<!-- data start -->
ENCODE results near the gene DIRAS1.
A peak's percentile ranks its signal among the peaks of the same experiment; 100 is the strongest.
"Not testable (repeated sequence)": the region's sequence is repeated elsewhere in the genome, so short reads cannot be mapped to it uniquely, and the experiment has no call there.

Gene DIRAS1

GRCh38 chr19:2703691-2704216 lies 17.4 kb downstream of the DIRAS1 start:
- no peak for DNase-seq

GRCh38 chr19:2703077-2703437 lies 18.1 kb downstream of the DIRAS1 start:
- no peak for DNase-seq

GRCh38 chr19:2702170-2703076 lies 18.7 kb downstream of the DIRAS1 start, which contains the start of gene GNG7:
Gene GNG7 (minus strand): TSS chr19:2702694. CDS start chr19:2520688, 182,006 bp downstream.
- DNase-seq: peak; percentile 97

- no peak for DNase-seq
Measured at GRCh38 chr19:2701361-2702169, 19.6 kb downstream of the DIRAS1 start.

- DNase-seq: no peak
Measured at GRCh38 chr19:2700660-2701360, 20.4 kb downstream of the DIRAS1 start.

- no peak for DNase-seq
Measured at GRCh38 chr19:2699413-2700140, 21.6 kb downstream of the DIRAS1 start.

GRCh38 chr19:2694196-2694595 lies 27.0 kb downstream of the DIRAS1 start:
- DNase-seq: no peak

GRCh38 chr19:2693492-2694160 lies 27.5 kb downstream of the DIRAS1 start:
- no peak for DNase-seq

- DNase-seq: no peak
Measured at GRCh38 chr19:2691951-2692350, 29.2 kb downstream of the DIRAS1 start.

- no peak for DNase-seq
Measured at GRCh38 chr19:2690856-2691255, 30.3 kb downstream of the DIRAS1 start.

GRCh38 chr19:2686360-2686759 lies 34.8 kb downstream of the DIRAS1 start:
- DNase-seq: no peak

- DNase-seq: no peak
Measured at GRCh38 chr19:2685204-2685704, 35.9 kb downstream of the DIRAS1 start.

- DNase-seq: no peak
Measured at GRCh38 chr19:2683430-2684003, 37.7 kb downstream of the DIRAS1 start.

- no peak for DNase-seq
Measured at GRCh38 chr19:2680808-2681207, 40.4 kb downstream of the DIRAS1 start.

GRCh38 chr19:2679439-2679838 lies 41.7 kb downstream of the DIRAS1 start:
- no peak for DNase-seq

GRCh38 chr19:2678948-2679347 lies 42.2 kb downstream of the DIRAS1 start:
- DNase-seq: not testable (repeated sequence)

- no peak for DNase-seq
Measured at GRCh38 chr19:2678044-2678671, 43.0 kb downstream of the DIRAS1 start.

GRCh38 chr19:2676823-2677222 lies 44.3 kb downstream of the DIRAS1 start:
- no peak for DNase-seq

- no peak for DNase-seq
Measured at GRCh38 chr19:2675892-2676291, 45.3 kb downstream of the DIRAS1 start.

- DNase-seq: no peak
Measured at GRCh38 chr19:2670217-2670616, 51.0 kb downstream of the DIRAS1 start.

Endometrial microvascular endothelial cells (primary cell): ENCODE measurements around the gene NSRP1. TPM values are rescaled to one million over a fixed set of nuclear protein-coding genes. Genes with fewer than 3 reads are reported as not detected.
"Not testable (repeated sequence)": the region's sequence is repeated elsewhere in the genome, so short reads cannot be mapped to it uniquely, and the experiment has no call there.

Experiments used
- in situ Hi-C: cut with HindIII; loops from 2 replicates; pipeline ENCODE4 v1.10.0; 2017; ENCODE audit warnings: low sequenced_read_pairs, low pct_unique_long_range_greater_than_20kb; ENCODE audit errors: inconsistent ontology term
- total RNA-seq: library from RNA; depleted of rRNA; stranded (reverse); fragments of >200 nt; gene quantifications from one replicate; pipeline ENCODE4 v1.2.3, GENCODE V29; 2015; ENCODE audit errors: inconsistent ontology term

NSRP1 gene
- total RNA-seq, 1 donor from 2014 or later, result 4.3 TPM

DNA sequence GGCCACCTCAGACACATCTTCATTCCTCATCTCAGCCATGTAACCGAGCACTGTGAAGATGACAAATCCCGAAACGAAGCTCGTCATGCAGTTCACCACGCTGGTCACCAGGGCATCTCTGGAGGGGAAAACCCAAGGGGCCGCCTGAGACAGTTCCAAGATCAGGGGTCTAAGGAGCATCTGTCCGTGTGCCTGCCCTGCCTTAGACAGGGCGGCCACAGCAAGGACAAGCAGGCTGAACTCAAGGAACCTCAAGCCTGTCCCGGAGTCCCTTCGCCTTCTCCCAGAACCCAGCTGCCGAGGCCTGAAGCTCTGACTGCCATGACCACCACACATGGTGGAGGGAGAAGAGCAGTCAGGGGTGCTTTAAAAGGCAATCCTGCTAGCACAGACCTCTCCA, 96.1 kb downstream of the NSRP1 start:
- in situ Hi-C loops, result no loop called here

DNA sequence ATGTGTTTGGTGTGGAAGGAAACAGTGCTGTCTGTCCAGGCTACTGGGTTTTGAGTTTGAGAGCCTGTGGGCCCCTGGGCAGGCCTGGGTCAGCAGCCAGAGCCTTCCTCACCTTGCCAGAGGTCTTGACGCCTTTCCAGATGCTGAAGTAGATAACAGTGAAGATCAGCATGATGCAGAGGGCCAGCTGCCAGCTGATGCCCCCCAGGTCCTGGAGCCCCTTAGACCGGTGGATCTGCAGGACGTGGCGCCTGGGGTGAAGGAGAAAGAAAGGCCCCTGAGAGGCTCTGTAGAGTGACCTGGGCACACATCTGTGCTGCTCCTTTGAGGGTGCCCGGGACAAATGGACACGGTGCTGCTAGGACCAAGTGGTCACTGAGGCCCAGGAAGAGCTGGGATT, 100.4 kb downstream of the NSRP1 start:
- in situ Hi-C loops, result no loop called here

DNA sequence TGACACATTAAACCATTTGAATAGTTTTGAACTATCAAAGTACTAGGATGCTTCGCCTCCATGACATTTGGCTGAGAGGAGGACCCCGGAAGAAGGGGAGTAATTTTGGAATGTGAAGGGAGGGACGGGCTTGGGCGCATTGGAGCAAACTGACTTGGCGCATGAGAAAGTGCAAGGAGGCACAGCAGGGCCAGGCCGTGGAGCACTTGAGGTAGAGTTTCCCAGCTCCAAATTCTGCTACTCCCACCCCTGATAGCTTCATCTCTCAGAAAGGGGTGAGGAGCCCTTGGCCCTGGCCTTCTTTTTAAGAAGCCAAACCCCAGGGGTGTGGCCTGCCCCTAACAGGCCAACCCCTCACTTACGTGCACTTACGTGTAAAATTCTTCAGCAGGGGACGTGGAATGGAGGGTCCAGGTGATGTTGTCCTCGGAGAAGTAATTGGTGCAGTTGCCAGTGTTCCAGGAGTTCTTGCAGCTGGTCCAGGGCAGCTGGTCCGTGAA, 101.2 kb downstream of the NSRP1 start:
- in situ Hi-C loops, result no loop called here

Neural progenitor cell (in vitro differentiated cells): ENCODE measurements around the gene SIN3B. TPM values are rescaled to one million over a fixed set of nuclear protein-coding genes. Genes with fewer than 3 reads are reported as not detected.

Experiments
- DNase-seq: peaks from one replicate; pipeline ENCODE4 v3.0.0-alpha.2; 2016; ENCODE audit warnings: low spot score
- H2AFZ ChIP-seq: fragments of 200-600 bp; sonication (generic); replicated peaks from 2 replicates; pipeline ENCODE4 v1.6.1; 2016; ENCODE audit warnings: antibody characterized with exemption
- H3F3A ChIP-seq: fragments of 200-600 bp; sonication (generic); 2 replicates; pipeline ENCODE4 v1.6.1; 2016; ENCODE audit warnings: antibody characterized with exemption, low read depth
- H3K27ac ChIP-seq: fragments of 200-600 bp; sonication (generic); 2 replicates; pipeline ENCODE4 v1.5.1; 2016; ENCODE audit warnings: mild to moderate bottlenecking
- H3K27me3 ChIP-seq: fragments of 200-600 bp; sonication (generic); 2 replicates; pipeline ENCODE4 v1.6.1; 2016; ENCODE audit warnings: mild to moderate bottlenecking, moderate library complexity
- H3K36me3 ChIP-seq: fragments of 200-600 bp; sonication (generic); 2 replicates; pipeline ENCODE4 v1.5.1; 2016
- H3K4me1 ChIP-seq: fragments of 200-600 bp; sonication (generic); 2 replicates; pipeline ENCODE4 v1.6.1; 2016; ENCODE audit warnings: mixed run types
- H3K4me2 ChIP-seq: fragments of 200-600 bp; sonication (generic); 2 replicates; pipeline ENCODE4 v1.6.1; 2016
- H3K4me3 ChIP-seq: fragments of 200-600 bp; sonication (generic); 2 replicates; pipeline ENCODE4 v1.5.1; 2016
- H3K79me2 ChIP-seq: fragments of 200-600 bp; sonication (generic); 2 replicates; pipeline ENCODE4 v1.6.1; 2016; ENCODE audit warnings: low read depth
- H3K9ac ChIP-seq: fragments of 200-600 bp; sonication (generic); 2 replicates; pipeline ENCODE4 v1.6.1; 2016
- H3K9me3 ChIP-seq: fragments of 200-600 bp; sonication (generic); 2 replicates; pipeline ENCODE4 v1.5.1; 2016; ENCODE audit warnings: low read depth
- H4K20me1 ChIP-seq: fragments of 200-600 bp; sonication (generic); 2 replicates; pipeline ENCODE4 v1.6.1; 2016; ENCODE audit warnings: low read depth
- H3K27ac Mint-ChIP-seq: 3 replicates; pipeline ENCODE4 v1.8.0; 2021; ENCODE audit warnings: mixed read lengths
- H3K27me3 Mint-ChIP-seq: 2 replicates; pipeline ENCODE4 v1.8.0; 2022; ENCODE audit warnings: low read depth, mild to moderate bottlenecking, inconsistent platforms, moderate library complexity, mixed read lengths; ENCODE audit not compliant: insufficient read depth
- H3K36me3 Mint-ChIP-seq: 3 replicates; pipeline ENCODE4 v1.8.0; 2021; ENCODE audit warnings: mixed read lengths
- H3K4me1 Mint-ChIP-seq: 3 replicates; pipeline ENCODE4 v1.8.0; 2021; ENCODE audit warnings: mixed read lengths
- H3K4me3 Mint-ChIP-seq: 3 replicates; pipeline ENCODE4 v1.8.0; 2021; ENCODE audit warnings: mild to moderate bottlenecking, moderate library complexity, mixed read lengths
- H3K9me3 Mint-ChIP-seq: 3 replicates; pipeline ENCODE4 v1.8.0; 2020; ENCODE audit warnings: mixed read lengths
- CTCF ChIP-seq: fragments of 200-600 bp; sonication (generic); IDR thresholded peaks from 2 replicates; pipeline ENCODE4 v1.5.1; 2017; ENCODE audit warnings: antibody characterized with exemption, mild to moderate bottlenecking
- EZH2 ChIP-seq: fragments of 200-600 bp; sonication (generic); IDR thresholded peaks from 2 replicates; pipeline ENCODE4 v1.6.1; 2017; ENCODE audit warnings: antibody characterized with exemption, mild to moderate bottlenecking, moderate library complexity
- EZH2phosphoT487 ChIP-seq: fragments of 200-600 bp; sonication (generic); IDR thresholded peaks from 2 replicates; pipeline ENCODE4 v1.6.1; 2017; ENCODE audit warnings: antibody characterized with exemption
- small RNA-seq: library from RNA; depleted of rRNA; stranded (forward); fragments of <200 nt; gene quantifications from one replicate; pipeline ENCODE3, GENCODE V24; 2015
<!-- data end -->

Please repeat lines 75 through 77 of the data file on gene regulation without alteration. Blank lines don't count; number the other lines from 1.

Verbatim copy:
- H3K27me3 Mint-ChIP-seq: 2 replicates; pipeline ENCODE4 v1.8.0; 2022; ENCODE audit warnings: low read depth, mild to moderate bottlenecking, inconsistent platforms, moderate library complexity, mixed read lengths; ENCODE audit not compliant: insufficient read depth
- H3K36me3 Mint-ChIP-seq: 3 replicates; pipeline ENCODE4 v1.8.0; 2021; ENCODE audit warnings: mixed read lengths
- H3K4me1 Mint-ChIP-seq: 3 replicates; pipeline ENCODE4 v1.8.0; 2021; ENCODE audit warnings: mixed read lengths